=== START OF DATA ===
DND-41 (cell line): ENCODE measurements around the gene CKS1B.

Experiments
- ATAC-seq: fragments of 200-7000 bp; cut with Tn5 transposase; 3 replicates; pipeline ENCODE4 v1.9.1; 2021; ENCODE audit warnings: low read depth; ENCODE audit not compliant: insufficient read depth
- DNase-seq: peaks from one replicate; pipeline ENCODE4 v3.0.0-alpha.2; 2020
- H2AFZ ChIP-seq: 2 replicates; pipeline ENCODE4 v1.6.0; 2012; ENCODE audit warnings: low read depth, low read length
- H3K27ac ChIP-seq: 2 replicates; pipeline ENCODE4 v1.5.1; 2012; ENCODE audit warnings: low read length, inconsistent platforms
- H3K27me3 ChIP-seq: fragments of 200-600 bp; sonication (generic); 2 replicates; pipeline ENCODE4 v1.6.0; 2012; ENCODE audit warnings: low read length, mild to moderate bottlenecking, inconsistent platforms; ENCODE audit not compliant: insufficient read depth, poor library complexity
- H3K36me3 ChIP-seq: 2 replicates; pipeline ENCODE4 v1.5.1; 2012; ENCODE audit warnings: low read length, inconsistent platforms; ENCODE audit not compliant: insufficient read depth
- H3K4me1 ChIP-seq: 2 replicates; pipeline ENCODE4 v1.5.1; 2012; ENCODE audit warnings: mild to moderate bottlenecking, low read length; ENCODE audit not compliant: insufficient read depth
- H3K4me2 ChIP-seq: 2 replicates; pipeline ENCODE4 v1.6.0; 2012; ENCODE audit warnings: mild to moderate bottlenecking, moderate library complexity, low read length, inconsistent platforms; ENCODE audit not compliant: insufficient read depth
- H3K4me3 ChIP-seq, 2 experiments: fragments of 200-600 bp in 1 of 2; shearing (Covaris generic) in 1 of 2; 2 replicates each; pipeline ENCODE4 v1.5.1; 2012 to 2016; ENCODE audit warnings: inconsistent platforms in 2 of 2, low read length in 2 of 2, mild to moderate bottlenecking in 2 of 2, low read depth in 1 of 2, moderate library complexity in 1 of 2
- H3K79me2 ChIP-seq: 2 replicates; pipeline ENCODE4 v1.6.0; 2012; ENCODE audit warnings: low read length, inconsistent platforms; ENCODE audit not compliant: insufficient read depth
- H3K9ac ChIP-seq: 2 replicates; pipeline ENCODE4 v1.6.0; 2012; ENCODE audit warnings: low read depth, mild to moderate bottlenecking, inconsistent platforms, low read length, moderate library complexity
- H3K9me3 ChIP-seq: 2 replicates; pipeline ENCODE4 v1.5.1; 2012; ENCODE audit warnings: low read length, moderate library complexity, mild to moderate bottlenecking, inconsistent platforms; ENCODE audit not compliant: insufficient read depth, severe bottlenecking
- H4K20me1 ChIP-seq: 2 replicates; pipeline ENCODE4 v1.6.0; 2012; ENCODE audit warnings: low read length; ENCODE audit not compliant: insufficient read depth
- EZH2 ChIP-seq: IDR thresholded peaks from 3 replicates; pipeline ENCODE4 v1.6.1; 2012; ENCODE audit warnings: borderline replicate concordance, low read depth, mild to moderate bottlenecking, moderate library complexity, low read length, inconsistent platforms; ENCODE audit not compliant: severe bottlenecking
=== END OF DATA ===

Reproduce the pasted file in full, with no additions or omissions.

DND-41 (cell line): ENCODE measurements around the gene CKS1B.

Experiments
- ATAC-seq: fragments of 200-7000 bp; cut with Tn5 transposase; 3 replicates; pipeline ENCODE4 v1.9.1; 2021; ENCODE audit warnings: low read depth; ENCODE audit not compliant: insufficient read depth
- DNase-seq: peaks from one replicate; pipeline ENCODE4 v3.0.0-alpha.2; 2020
- H2AFZ ChIP-seq: 2 replicates; pipeline ENCODE4 v1.6.0; 2012; ENCODE audit warnings: low read depth, low read length
- H3K27ac ChIP-seq: 2 replicates; pipeline ENCODE4 v1.5.1; 2012; ENCODE audit warnings: low read length, inconsistent platforms
- H3K27me3 ChIP-seq: fragments of 200-600 bp; sonication (generic); 2 replicates; pipeline ENCODE4 v1.6.0; 2012; ENCODE audit warnings: low read length, mild to moderate bottlenecking, inconsistent platforms; ENCODE audit not compliant: insufficient read depth, poor library complexity
- H3K36me3 ChIP-seq: 2 replicates; pipeline ENCODE4 v1.5.1; 2012; ENCODE audit warnings: low read length, inconsistent platforms; ENCODE audit not compliant: insufficient read depth
- H3K4me1 ChIP-seq: 2 replicates; pipeline ENCODE4 v1.5.1; 2012; ENCODE audit warnings: mild to moderate bottlenecking, low read length; ENCODE audit not compliant: insufficient read depth
- H3K4me2 ChIP-seq: 2 replicates; pipeline ENCODE4 v1.6.0; 2012; ENCODE audit warnings: mild to moderate bottlenecking, moderate library complexity, low read length, inconsistent platforms; ENCODE audit not compliant: insufficient read depth
- H3K4me3 ChIP-seq, 2 experiments: fragments of 200-600 bp in 1 of 2; shearing (Covaris generic) in 1 of 2; 2 replicates each; pipeline ENCODE4 v1.5.1; 2012 to 2016; ENCODE audit warnings: inconsistent platforms in 2 of 2, low read length in 2 of 2, mild to moderate bottlenecking in 2 of 2, low read depth in 1 of 2, moderate library complexity in 1 of 2
- H3K79me2 ChIP-seq: 2 replicates; pipeline ENCODE4 v1.6.0; 2012; ENCODE audit warnings: low read length, inconsistent platforms; ENCODE audit not compliant: insufficient read depth
- H3K9ac ChIP-seq: 2 replicates; pipeline ENCODE4 v1.6.0; 2012; ENCODE audit warnings: low read depth, mild to moderate bottlenecking, inconsistent platforms, low read length, moderate library complexity
- H3K9me3 ChIP-seq: 2 replicates; pipeline ENCODE4 v1.5.1; 2012; ENCODE audit warnings: low read length, moderate library complexity, mild to moderate bottlenecking, inconsistent platforms; ENCODE audit not compliant: insufficient read depth, severe bottlenecking
- H4K20me1 ChIP-seq: 2 replicates; pipeline ENCODE4 v1.6.0; 2012; ENCODE audit warnings: low read length; ENCODE audit not compliant: insufficient read depth
- EZH2 ChIP-seq: IDR thresholded peaks from 3 replicates; pipeline ENCODE4 v1.6.1; 2012; ENCODE audit warnings: borderline replicate concordance, low read depth, mild to moderate bottlenecking, moderate library complexity, low read length, inconsistent platforms; ENCODE audit not compliant: severe bottlenecking